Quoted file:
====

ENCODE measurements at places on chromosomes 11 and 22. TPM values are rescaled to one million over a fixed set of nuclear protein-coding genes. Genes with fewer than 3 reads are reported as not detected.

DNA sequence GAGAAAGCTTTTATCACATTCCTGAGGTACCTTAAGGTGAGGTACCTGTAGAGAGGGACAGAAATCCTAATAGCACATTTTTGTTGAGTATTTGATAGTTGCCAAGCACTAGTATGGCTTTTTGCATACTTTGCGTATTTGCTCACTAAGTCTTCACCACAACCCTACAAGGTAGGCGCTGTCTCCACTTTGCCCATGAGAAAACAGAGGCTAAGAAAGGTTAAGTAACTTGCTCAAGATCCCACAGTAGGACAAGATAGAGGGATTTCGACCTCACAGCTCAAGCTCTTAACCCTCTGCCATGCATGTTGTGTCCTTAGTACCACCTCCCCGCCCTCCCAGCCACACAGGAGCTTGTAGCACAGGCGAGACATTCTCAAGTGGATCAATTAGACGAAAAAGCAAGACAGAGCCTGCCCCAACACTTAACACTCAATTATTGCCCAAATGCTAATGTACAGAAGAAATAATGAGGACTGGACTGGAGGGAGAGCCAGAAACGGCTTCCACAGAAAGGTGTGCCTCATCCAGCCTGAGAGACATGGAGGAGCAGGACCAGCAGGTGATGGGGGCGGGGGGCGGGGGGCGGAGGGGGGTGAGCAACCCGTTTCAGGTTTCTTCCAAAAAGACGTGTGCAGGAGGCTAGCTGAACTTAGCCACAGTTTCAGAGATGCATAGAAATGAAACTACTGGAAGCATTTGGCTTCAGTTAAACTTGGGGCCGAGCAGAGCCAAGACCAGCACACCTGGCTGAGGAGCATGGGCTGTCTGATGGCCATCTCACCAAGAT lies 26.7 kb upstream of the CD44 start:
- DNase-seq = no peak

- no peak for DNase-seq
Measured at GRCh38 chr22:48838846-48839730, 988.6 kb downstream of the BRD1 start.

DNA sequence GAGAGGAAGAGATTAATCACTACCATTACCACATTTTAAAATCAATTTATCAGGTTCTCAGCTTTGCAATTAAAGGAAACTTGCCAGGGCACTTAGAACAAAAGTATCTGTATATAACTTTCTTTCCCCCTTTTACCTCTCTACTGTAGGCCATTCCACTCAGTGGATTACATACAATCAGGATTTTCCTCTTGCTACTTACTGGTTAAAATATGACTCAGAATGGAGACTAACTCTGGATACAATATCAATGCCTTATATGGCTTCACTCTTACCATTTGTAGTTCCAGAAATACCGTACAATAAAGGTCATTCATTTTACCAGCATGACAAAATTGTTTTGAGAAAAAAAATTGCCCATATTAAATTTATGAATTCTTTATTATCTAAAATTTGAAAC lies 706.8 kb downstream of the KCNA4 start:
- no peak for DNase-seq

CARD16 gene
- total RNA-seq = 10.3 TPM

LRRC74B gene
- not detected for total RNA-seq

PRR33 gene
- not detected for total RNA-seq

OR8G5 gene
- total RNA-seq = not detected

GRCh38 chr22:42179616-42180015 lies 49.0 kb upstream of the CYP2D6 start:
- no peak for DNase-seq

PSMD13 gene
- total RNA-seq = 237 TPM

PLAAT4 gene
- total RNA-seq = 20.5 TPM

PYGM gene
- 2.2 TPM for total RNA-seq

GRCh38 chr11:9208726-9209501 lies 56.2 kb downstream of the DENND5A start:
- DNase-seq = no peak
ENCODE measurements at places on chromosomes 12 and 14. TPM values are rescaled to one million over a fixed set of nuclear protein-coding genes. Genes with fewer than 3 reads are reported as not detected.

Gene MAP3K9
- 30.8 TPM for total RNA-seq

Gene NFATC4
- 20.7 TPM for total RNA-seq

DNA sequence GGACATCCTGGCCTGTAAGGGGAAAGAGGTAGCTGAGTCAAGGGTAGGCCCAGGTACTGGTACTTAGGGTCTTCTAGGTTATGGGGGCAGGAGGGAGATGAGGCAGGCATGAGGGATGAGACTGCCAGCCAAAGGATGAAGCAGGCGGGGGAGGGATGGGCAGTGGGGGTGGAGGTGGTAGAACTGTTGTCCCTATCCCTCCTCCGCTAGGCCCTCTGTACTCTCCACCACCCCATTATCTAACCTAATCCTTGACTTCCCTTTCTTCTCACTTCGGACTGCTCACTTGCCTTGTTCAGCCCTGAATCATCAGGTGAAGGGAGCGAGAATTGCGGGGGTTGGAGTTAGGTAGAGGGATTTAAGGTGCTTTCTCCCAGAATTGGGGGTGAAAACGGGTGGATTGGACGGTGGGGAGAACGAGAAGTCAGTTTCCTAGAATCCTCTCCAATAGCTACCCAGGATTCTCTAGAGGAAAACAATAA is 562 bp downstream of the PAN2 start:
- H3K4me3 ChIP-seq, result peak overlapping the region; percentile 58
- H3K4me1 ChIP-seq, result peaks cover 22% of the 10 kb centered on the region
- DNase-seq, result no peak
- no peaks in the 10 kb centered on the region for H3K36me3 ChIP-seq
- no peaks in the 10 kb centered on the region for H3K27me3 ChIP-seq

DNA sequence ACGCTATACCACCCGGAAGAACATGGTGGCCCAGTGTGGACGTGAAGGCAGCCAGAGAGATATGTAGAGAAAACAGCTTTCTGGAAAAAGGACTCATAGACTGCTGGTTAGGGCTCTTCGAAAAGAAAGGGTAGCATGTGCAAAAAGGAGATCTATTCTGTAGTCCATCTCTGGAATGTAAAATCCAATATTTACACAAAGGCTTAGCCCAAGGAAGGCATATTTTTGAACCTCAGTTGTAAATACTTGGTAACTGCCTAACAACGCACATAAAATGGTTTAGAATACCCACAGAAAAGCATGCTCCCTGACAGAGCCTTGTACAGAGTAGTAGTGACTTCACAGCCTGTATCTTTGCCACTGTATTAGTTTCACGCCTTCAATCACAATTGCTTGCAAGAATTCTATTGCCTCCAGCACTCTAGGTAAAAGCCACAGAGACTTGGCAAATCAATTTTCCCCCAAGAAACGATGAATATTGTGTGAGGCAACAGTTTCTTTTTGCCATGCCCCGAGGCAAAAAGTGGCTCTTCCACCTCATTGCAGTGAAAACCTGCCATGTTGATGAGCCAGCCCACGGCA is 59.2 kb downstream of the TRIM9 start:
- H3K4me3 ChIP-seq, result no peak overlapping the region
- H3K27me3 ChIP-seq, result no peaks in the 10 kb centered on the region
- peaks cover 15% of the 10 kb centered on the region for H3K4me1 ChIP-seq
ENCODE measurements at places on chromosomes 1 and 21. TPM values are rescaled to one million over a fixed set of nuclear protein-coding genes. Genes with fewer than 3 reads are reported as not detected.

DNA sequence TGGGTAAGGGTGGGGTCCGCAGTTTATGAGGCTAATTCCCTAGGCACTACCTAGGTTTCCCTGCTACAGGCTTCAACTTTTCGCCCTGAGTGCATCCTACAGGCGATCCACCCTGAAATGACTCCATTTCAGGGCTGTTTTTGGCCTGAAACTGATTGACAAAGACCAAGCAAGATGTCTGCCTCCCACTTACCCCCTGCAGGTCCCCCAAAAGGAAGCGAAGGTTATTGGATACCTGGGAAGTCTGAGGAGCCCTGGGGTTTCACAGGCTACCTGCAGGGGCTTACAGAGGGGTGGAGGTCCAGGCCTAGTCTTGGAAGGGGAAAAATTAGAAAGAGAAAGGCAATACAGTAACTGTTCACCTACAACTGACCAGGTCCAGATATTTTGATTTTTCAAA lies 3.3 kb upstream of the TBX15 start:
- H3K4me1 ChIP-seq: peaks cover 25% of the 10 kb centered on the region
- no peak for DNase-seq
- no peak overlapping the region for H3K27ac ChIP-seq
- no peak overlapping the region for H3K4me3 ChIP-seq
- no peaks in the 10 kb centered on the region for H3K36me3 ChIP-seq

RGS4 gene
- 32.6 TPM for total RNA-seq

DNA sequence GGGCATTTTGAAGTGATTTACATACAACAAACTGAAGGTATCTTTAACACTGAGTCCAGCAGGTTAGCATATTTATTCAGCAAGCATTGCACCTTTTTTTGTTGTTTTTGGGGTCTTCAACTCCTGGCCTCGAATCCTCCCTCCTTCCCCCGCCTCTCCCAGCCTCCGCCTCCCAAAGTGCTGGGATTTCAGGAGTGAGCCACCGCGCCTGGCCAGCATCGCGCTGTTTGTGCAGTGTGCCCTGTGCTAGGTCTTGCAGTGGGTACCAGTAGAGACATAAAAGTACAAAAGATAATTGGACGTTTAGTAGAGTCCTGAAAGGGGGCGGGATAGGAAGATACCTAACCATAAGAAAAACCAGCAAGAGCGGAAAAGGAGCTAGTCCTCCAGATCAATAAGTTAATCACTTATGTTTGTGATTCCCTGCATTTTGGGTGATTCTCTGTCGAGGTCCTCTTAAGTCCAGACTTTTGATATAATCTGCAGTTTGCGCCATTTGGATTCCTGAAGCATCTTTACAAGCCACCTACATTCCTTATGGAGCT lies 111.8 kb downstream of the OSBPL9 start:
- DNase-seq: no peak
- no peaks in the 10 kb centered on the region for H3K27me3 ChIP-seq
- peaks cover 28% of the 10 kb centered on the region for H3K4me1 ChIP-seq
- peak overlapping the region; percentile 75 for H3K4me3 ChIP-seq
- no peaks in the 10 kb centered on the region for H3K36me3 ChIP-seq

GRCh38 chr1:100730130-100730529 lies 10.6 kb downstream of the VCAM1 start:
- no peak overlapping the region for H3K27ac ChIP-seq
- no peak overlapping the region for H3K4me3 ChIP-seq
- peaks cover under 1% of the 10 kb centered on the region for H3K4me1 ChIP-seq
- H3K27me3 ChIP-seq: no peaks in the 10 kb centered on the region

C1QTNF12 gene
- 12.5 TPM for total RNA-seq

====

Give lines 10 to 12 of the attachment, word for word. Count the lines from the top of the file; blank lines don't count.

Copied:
LRRC74B gene
- not detected for total RNA-seq

PRR33 gene